Internet video powerhouse Netflix used the occasion of its quarterly earnings report on Monday to lash out once again at Comcast, the nation’s largest broadband company, for charging what it calls “arbitrary interconnection tolls” against online content companies.
Comcast should not be permitted to buy smaller rival Time Warner Cable in a $45 billion deal now being scrutinized by U.S. regulators, Netflix CEO Reed Hastings argued in a letter to shareholders, because the cable giant is already too powerful.
It’s the second time in a month that Hastings has attacked Comcast, following a controversial deal in which the streaming video company agreed to pay for a direct connection to the nation’s largest broadband provider. “Comcast is already dominant enough to be able to capture unprecedented fees from transit providers and services such as Netflix,” Hastings wrote. “The combined company would possess even more anti-competitive leverage to charge arbitrary interconnection tolls for access to their customers.”
Comcast’s response was swift. The broadband giant accused Netflix of using “net neutrality“—the principle enshrined in the now-defunct U.S. Open Internet rules that prohibited Internet service providers from favoring some online services—as a pretext for advancing its own commercial interests. In essence, Comcast says that Netflix is taking advantage of regulatory scrutiny of the Time Warner Cable deal to try to make interconnection deals—standard business arrangements that have existed between Internet and broadband companies for years—a net neutrality issue. And it’s doing this, according to Comcast, to bolster its own bottom line.
“Internet interconnection has nothing to do with net neutrality,” Comcast wrote in a company blog post. “It’s all about Netflix wanting to unfairly shift its costs from its customers to all Internet customers, regardless of whether they subscribe to Netflix or not.” In its 2010 Open Internet order, which was struck down by a federal judge in January, the Federal Communications Commission made clear that interconnection deals were not subject to the net neutrality rules.
As part of its deal with Comcast, Netflix gained a direct connection to the nation’s largest broadband company, bypassing bandwidth providers that operate as intermediaries between residential broadband companies and Internet firms. The agreement is already benefitting Netflix customers who subscribe to Comcast broadband service. Last week, Netflix said that streaming speeds to Comcast users had increased by 65% between January and March.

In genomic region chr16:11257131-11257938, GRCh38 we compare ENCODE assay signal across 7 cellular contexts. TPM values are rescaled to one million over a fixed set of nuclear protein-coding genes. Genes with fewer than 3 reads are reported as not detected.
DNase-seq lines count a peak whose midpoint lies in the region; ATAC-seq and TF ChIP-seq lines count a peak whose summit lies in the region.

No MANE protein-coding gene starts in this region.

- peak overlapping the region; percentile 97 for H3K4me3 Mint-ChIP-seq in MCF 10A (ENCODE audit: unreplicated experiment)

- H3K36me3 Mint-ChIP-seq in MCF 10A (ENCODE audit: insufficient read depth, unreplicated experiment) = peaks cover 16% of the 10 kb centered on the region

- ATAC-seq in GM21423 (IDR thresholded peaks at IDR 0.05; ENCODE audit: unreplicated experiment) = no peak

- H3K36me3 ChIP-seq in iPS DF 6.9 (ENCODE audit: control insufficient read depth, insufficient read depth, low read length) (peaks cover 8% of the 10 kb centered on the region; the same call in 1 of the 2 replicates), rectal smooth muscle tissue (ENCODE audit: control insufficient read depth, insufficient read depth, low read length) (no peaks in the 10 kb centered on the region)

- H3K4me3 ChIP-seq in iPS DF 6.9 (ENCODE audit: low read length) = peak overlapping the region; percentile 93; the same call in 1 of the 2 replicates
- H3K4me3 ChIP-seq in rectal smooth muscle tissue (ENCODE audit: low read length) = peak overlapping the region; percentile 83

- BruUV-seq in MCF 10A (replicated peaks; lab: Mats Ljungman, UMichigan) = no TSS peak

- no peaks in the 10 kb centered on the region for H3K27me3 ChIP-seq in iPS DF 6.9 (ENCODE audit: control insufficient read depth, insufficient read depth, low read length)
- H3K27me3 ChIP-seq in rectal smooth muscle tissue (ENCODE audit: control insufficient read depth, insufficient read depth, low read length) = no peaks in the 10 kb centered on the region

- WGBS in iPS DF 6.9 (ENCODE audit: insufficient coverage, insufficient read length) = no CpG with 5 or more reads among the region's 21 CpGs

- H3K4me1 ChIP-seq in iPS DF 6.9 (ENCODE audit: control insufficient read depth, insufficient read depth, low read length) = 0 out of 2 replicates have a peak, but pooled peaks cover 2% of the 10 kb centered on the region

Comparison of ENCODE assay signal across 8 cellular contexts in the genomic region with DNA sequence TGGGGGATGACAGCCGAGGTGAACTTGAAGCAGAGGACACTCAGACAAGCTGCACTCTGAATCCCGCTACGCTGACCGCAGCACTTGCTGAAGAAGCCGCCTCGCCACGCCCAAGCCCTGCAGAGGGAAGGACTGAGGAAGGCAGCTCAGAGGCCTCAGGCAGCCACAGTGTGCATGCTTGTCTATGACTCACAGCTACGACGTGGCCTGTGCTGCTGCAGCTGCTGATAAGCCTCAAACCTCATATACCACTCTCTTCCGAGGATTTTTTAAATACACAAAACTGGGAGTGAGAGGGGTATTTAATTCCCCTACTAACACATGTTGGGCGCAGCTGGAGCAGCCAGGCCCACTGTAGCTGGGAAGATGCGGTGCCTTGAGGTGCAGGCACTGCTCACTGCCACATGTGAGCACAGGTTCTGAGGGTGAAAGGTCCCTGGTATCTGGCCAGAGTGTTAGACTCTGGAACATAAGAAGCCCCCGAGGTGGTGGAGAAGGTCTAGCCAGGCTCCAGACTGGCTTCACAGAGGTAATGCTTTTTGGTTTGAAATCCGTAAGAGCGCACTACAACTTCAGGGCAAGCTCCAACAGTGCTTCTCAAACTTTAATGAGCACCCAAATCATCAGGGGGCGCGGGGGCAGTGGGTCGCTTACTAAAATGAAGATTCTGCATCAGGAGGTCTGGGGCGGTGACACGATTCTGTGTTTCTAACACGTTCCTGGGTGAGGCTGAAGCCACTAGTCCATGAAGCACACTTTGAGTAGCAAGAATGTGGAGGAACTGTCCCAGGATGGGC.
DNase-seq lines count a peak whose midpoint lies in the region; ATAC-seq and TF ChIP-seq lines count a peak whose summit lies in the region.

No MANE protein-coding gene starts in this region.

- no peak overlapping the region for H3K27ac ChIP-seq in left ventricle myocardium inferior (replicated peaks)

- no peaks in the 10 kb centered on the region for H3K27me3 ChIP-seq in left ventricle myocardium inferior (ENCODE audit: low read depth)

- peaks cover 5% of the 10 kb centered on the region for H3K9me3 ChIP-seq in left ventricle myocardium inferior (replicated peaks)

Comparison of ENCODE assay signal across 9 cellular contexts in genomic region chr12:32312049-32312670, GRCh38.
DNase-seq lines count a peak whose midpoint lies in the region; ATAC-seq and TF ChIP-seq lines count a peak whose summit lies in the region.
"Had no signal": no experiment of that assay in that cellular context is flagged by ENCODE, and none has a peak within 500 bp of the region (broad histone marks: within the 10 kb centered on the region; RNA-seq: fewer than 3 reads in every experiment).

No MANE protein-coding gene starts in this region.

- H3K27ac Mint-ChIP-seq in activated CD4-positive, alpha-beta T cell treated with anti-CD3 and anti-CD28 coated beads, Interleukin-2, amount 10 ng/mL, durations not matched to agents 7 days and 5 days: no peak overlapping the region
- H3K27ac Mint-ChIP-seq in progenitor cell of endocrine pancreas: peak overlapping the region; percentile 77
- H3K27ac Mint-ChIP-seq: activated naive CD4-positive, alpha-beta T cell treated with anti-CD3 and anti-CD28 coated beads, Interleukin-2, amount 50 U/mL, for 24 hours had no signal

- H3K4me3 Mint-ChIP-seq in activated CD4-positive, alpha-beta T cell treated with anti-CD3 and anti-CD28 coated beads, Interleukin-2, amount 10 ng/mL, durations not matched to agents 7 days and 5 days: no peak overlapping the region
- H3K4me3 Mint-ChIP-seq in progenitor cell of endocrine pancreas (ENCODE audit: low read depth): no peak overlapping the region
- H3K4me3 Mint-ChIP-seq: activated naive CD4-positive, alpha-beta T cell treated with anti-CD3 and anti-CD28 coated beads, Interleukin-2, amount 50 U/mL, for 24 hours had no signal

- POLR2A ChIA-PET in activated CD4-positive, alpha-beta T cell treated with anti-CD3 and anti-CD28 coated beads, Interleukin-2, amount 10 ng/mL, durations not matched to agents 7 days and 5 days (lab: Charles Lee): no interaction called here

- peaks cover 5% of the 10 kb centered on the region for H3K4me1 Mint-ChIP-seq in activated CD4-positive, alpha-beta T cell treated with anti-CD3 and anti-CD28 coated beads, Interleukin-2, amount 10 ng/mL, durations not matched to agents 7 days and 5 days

Comcast says that if Netflix is not happy with their interconnection pact, it’s free to terminate the pact. “If Netflix did not like the terms of our agreement, or if they do not like the terms Comcast provides at any time in the future, Netflix can work with any of the multiplicity of partners that connect with Comcast,” the broadband giant wrote.
Comcast pointed out that “Netflix approached us for this direct connection between Netflix and Comcast, cutting out the wholesalers with whom Netflix had traditionally contracted and paid for transit. This arrangement was thus about Netflix exercising its market power to extract a more favorable arrangement directly from Comcast than what Netflix had been paying for through third party providers.”
“Netflix is free to express its opinions,” Comcast concluded. “But they should be factually based. And Netflix should be transparent that its opinion is not about protecting the consumer or about Net Neutrality. Rather, it’s about improving Netflix’s business model by shifting costs that it has always borne to all users of the Internet and not just to Netflix customers.”
Paid interconnection agreements have been a common feature of the Internet’s behind-the-scenes architecture for many years, but now Netflix wants to frame such deals in terms of net neutrality. Moving forward, the FCC will decide whether deals like the one struck by Comcast and Netflix will be covered by the Open Internet rules. As of now, that’s not the case.
Dan Rayburn, principal analyst at Frost & Sullivan and executive vice president of StreamingMedia.com, says Netflix arguments against Comcast’s proposed merger with Time Warner Cable aren’t valid. “This argument between Netflix and Comcast about interconnection deals has nothing to do with net neutrality,” Rayburn wrote on Monday. “This isn’t about ‘fighting for the Internet the world needs,’ like Netflix has said, it’s about keeping their costs down.”
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